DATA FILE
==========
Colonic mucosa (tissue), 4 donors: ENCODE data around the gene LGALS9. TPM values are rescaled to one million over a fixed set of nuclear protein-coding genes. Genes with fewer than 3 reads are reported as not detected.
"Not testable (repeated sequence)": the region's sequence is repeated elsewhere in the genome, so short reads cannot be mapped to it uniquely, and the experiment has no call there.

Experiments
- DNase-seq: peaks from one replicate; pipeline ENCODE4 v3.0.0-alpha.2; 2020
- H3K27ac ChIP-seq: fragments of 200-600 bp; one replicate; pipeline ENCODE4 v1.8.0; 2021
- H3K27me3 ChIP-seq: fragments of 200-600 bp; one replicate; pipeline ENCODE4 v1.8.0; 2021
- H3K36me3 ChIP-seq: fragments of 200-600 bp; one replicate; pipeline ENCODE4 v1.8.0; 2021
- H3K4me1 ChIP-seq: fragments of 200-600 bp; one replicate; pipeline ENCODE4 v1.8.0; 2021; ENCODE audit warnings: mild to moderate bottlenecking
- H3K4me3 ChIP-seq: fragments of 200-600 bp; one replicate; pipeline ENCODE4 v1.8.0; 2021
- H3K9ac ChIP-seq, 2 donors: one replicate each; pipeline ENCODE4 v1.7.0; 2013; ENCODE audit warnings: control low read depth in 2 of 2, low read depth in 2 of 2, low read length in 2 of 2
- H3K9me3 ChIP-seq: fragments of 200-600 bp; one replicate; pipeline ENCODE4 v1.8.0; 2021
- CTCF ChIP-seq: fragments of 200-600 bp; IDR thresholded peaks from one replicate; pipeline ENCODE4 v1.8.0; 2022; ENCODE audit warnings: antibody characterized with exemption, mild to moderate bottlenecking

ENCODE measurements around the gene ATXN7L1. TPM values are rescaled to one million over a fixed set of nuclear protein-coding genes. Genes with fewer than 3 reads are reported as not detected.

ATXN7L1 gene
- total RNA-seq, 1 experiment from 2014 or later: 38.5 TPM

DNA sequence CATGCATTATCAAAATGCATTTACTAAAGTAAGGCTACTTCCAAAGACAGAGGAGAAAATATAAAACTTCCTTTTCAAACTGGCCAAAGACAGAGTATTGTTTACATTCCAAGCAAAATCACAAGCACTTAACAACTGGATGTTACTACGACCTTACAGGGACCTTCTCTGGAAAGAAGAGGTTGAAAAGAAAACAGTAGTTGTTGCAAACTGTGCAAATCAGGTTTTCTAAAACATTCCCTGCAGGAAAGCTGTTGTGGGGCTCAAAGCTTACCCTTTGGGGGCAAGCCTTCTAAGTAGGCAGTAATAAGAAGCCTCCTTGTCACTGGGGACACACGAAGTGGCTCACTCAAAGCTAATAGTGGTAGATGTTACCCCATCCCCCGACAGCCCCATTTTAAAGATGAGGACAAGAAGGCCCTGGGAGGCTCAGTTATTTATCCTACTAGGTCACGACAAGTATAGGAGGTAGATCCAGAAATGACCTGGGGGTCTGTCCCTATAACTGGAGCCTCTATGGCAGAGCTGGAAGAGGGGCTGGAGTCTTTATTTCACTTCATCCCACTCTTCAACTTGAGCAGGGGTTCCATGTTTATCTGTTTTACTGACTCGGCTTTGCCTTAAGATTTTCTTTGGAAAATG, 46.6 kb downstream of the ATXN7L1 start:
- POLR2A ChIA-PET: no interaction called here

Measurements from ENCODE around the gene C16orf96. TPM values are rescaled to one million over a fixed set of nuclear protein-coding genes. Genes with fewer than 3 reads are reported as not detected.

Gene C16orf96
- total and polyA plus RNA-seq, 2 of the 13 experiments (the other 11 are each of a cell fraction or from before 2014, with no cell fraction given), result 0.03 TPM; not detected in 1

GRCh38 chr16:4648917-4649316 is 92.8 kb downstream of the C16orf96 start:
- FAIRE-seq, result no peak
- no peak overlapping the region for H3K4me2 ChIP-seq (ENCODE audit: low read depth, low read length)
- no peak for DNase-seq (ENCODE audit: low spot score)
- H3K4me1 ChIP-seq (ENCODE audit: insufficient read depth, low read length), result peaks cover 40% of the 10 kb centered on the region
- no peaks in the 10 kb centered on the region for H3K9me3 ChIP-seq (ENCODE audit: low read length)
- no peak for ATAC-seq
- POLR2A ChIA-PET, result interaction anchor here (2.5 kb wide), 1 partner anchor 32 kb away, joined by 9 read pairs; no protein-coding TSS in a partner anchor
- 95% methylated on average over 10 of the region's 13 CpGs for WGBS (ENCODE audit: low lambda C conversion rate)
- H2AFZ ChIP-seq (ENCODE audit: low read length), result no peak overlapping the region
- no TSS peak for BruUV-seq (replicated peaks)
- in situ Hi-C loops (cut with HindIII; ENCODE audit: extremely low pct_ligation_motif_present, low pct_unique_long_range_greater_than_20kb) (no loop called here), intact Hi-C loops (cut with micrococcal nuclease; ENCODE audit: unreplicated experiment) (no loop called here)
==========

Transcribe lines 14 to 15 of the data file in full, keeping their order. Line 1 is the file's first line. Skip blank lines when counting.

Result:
ATXN7L1 gene
- total RNA-seq, 1 experiment from 2014 or later: 38.5 TPM